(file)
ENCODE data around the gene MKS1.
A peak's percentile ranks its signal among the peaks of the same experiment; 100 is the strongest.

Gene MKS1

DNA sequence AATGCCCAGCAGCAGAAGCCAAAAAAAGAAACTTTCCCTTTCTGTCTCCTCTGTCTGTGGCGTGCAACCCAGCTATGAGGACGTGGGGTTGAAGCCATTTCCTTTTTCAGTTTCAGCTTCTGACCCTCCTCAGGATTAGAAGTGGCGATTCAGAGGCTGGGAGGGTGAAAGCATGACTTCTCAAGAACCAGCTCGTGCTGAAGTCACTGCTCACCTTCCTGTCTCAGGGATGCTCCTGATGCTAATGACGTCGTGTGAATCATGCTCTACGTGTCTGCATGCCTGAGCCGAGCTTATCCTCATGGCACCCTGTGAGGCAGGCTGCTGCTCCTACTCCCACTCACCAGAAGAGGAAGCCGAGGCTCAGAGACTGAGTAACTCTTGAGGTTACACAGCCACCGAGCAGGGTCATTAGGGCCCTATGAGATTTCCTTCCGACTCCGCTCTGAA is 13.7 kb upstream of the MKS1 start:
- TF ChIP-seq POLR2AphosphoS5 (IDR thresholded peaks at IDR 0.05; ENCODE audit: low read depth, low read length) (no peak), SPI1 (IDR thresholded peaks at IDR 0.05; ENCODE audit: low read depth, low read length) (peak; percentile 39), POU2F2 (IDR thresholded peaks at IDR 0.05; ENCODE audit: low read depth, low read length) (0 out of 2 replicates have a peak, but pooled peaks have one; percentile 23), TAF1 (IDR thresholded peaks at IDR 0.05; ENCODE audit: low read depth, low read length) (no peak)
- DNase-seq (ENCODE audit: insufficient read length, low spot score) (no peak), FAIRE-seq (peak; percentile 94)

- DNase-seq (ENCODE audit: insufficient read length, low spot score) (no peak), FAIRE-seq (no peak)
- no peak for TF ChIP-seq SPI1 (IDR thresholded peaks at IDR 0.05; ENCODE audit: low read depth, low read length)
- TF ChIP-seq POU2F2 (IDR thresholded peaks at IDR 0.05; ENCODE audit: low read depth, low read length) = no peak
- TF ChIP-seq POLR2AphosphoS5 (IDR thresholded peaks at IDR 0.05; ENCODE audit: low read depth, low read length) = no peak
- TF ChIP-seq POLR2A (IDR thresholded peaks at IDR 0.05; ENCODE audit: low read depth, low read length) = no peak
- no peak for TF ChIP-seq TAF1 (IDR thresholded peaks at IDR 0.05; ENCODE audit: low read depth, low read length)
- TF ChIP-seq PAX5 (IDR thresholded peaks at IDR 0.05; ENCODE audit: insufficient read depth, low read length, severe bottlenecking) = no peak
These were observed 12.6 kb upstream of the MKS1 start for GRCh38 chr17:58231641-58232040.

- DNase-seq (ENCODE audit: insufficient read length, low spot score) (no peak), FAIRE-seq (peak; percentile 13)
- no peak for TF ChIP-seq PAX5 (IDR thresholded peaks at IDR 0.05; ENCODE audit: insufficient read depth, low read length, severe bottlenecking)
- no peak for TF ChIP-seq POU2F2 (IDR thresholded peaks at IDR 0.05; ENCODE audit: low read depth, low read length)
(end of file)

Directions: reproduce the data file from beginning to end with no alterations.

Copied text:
ENCODE data around the gene MKS1.
A peak's percentile ranks its signal among the peaks of the same experiment; 100 is the strongest.

Gene MKS1

DNA sequence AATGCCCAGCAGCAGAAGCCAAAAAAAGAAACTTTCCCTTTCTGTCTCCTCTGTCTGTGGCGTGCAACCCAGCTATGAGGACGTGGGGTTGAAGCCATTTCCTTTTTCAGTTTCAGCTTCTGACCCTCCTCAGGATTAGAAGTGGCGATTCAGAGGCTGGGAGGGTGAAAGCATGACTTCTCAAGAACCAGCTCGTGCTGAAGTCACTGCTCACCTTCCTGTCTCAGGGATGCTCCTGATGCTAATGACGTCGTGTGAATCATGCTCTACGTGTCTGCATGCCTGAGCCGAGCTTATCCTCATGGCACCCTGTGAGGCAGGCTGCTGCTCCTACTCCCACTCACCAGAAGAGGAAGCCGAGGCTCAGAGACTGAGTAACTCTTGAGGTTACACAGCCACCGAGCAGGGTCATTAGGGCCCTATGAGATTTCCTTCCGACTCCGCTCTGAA is 13.7 kb upstream of the MKS1 start:
- TF ChIP-seq POLR2AphosphoS5 (IDR thresholded peaks at IDR 0.05; ENCODE audit: low read depth, low read length) (no peak), SPI1 (IDR thresholded peaks at IDR 0.05; ENCODE audit: low read depth, low read length) (peak; percentile 39), POU2F2 (IDR thresholded peaks at IDR 0.05; ENCODE audit: low read depth, low read length) (0 out of 2 replicates have a peak, but pooled peaks have one; percentile 23), TAF1 (IDR thresholded peaks at IDR 0.05; ENCODE audit: low read depth, low read length) (no peak)
- DNase-seq (ENCODE audit: insufficient read length, low spot score) (no peak), FAIRE-seq (peak; percentile 94)

- DNase-seq (ENCODE audit: insufficient read length, low spot score) (no peak), FAIRE-seq (no peak)
- no peak for TF ChIP-seq SPI1 (IDR thresholded peaks at IDR 0.05; ENCODE audit: low read depth, low read length)
- TF ChIP-seq POU2F2 (IDR thresholded peaks at IDR 0.05; ENCODE audit: low read depth, low read length) = no peak
- TF ChIP-seq POLR2AphosphoS5 (IDR thresholded peaks at IDR 0.05; ENCODE audit: low read depth, low read length) = no peak
- TF ChIP-seq POLR2A (IDR thresholded peaks at IDR 0.05; ENCODE audit: low read depth, low read length) = no peak
- no peak for TF ChIP-seq TAF1 (IDR thresholded peaks at IDR 0.05; ENCODE audit: low read depth, low read length)
- TF ChIP-seq PAX5 (IDR thresholded peaks at IDR 0.05; ENCODE audit: insufficient read depth, low read length, severe bottlenecking) = no peak
These were observed 12.6 kb upstream of the MKS1 start for GRCh38 chr17:58231641-58232040.

- DNase-seq (ENCODE audit: insufficient read length, low spot score) (no peak), FAIRE-seq (peak; percentile 13)
- no peak for TF ChIP-seq PAX5 (IDR thresholded peaks at IDR 0.05; ENCODE audit: insufficient read depth, low read length, severe bottlenecking)
- no peak for TF ChIP-seq POU2F2 (IDR thresholded peaks at IDR 0.05; ENCODE audit: low read depth, low read length)